Military Strategy Magazine  /  Volume 1, Issue 1  /  

Lynchpin: The U.S.-ROK Alliance after the Cheonan

Lynchpin: The U.S.-ROK Alliance after the Cheonan Lynchpin: The U.S.-ROK Alliance after the Cheonan
To cite this article: Denmark, Abraham M. and Hosford, Zachary M. “Lynchpin: The U.S.-ROK Alliance after the Cheonan.” Infinity Journal, Issue No. 1, Winter 2010, pages 18-21.

In the dark waters of the Yellow Sea on March 26, 2010, the South Korean corvette Cheonan was suddenly struck by a torpedo, broken in half, and sunk in 5 minutes – claiming the lives of 46 South Korean sailors. A subsequent international investigation identified a North Korean mini-submarine as the source of the attack.[i] Relations between the Republic of Korea (ROK) and Democratic People’s Republic of North Korea (DPRK) – the formal names of South and North Korea – took an immediate nosedive, as did South Korea’s relations with China after Beijing refused to acknowledge Pyongyang’s responsibility for the attack.

Yet if there is any silver lining to this tragedy, it is that it inaugurated a deeper era of the U.S.-ROK alliance. Nearly four months after the sinking, the ROK and U.S. militaries conducted major naval exercises in the waters around the Korean peninsula. Washington strongly supported Seoul’s diplomatic efforts in the months following the sinking, and in June, the American and South Korean presidents jointly announced a delay in the transfer of wartime operational control (OPCON) from 2012 to 2015 – a major diplomatic achievement for Seoul. The Secretaries of State and Defense visited Korea to commemorate the 60th anniversary of the start of the Korean War. During the same trip, they also held a historic “2+2” meeting with their ROK counterparts which approved a broad swath of initiatives referred to as “Strategic Alliance 2015” (SA2015). While much of these events would probably have occurred without the sinking of the Cheonan, the tragedy added a degree of focus, attention, and urgency that was needed to truly begin a new era in the alliance.

Still, significant challenges remain. Seoul is conducting a major reevaluation of its defense reform plan, which will inevitably be complicated by South Korea’s vigorous domestic political debates. Seoul is also facing the daunting challenges of both managing China’s rise as well as the continued threat coming from North Korea. At the same time, the American strategic community is grappling with the U.S. military’s long-term ability to unilaterally provide global public goods in the face of new rising powers and proliferating advanced military technologies.[ii]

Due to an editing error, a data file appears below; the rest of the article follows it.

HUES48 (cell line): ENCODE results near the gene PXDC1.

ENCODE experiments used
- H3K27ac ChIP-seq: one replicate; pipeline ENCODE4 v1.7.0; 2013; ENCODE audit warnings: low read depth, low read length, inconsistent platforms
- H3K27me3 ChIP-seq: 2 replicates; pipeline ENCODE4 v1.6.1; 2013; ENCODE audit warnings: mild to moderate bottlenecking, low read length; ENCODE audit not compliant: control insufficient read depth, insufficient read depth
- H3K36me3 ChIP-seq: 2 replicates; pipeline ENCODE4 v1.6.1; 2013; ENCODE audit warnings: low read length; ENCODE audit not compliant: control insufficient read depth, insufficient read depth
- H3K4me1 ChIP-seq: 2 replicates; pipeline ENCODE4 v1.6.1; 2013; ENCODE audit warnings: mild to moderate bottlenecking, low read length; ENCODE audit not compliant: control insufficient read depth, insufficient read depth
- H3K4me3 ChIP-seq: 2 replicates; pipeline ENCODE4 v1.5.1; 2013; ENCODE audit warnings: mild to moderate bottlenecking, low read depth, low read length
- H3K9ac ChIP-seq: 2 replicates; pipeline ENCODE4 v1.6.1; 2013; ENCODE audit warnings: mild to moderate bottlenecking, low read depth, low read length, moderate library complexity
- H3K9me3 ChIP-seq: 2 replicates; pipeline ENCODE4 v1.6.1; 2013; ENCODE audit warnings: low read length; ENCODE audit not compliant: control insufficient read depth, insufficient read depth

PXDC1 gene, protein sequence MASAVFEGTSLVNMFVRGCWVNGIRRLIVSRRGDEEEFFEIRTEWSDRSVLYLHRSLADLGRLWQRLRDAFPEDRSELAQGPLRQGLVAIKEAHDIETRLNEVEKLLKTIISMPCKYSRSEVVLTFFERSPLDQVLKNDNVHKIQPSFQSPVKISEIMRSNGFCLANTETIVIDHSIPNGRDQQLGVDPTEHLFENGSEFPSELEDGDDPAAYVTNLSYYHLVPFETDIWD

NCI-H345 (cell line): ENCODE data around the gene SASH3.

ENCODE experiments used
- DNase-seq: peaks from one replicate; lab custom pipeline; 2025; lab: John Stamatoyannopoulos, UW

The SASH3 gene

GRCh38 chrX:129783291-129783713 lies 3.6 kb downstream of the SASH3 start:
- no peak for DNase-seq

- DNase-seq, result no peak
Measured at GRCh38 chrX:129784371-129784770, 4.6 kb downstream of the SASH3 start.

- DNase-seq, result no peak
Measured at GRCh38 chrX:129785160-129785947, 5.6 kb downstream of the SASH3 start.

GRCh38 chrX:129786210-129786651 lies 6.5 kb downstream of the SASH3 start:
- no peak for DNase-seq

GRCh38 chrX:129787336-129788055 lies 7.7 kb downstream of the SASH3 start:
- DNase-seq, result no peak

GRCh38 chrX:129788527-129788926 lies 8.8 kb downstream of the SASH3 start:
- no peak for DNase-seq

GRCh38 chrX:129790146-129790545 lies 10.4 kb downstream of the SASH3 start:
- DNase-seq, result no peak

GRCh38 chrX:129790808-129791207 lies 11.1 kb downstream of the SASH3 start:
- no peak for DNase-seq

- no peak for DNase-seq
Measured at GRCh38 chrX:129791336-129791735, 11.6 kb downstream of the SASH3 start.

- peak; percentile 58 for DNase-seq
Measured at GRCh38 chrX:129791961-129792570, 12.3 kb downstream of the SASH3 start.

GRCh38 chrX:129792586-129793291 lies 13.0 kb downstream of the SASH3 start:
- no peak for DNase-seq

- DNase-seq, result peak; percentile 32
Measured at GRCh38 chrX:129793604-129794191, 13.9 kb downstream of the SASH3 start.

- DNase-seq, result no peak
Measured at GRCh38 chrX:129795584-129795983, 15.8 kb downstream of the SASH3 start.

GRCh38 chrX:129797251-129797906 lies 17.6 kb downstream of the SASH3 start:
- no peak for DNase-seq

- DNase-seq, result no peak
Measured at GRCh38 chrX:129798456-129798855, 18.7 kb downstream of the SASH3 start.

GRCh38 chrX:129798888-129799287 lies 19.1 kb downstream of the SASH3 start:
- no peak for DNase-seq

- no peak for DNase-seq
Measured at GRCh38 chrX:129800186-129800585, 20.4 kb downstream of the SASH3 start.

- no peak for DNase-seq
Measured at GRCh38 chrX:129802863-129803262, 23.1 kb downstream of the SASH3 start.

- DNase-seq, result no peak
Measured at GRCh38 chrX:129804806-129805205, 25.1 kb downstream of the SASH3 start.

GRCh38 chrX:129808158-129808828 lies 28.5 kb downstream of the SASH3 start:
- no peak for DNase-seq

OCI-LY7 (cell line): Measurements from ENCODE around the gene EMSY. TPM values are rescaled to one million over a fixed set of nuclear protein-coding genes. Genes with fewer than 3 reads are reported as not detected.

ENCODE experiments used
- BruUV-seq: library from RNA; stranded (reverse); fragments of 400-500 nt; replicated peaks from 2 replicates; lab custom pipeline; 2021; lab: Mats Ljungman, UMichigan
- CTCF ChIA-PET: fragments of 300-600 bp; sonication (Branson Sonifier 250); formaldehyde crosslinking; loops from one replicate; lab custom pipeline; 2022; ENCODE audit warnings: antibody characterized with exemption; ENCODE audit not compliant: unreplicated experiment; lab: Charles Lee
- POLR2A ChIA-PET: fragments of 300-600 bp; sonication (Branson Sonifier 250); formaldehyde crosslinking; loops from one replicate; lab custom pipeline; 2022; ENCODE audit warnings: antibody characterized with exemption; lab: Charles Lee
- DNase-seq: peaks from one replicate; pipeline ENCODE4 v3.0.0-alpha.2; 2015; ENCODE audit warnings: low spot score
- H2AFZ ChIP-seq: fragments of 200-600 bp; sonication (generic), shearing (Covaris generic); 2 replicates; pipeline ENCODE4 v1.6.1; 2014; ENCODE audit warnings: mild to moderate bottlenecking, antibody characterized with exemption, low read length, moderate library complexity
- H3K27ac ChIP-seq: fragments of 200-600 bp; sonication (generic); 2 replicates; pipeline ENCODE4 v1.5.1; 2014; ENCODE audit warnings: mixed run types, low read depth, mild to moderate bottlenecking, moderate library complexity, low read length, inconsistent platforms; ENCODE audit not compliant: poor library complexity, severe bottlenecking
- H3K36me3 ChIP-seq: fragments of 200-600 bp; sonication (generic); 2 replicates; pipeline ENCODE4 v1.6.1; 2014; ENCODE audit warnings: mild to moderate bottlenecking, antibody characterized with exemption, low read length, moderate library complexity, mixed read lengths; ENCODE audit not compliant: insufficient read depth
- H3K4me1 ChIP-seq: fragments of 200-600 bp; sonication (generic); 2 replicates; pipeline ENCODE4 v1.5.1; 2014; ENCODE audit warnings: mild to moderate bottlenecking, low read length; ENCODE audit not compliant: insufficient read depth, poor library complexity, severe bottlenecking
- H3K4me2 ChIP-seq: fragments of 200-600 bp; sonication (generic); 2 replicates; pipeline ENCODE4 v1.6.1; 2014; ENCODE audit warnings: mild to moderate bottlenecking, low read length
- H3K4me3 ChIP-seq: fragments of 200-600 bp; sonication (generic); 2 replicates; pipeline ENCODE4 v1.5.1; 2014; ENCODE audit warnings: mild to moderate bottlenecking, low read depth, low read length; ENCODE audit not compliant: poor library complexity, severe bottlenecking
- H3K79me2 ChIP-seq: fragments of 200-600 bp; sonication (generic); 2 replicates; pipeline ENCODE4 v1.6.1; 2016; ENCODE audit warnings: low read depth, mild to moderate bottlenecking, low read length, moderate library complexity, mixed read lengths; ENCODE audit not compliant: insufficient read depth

The consequences for the United States, and the broader Asia-Pacific region, will be profound. East Asia is poised to become the global economic engine of the 21st century, and this prosperity will be contingent on the stability traditionally provided by the United States and its allies and partners. Yet as China’s power increases and North Korea continues to threaten the region, American policymakers are beginning to look to South Korea as a lynchpin for American presence in the region. Since President Obama’s inauguration, his administration has clearly established Asia as a top foreign policy priority. The U.S.-ROK alliance will play an increasingly vital role in America’s approach to the region, and it will be incumbent upon both Washington and Seoul to build on the strong foundation of the past, and chart a path forward for a flexible and robust alliance.

The United States Returns to the Asia-Pacific